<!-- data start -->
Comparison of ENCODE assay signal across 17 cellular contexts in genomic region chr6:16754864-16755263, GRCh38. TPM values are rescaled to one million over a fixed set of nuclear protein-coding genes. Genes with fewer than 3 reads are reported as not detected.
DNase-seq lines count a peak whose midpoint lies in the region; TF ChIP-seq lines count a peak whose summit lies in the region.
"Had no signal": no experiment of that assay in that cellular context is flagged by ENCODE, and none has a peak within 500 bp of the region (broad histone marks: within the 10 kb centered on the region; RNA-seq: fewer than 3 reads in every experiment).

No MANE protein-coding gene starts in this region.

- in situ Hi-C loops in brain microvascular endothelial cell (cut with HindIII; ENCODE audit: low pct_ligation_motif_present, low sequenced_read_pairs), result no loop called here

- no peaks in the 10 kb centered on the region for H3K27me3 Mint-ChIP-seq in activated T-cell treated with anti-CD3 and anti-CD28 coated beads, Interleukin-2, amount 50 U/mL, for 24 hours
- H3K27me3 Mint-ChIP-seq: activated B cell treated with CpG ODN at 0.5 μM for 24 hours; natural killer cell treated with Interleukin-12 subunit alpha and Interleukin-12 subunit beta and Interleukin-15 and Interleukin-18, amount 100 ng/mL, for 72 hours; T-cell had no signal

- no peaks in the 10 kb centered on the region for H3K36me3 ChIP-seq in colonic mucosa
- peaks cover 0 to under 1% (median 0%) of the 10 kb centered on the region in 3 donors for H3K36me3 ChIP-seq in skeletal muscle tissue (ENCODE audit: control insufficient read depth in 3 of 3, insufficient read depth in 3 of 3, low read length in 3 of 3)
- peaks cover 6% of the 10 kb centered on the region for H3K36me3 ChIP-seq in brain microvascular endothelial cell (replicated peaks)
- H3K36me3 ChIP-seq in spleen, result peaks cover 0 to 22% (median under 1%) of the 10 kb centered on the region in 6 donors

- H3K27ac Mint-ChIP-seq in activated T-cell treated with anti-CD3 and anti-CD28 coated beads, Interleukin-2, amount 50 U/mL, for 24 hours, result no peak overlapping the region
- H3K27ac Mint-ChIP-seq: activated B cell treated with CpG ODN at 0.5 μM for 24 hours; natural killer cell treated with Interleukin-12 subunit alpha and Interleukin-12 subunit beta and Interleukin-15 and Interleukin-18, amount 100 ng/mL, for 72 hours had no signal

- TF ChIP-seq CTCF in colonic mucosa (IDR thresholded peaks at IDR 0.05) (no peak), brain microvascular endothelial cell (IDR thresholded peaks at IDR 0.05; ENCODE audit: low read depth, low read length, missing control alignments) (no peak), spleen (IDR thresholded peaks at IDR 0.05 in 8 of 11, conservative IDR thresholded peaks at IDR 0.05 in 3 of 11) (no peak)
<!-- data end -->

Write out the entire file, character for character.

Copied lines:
Comparison of ENCODE assay signal across 17 cellular contexts in genomic region chr6:16754864-16755263, GRCh38. TPM values are rescaled to one million over a fixed set of nuclear protein-coding genes. Genes with fewer than 3 reads are reported as not detected.
DNase-seq lines count a peak whose midpoint lies in the region; TF ChIP-seq lines count a peak whose summit lies in the region.
"Had no signal": no experiment of that assay in that cellular context is flagged by ENCODE, and none has a peak within 500 bp of the region (broad histone marks: within the 10 kb centered on the region; RNA-seq: fewer than 3 reads in every experiment).

No MANE protein-coding gene starts in this region.

- in situ Hi-C loops in brain microvascular endothelial cell (cut with HindIII; ENCODE audit: low pct_ligation_motif_present, low sequenced_read_pairs), result no loop called here

- no peaks in the 10 kb centered on the region for H3K27me3 Mint-ChIP-seq in activated T-cell treated with anti-CD3 and anti-CD28 coated beads, Interleukin-2, amount 50 U/mL, for 24 hours
- H3K27me3 Mint-ChIP-seq: activated B cell treated with CpG ODN at 0.5 μM for 24 hours; natural killer cell treated with Interleukin-12 subunit alpha and Interleukin-12 subunit beta and Interleukin-15 and Interleukin-18, amount 100 ng/mL, for 72 hours; T-cell had no signal

- no peaks in the 10 kb centered on the region for H3K36me3 ChIP-seq in colonic mucosa
- peaks cover 0 to under 1% (median 0%) of the 10 kb centered on the region in 3 donors for H3K36me3 ChIP-seq in skeletal muscle tissue (ENCODE audit: control insufficient read depth in 3 of 3, insufficient read depth in 3 of 3, low read length in 3 of 3)
- peaks cover 6% of the 10 kb centered on the region for H3K36me3 ChIP-seq in brain microvascular endothelial cell (replicated peaks)
- H3K36me3 ChIP-seq in spleen, result peaks cover 0 to 22% (median under 1%) of the 10 kb centered on the region in 6 donors

- H3K27ac Mint-ChIP-seq in activated T-cell treated with anti-CD3 and anti-CD28 coated beads, Interleukin-2, amount 50 U/mL, for 24 hours, result no peak overlapping the region
- H3K27ac Mint-ChIP-seq: activated B cell treated with CpG ODN at 0.5 μM for 24 hours; natural killer cell treated with Interleukin-12 subunit alpha and Interleukin-12 subunit beta and Interleukin-15 and Interleukin-18, amount 100 ng/mL, for 72 hours had no signal

- TF ChIP-seq CTCF in colonic mucosa (IDR thresholded peaks at IDR 0.05) (no peak), brain microvascular endothelial cell (IDR thresholded peaks at IDR 0.05; ENCODE audit: low read depth, low read length, missing control alignments) (no peak), spleen (IDR thresholded peaks at IDR 0.05 in 8 of 11, conservative IDR thresholded peaks at IDR 0.05 in 3 of 11) (no peak)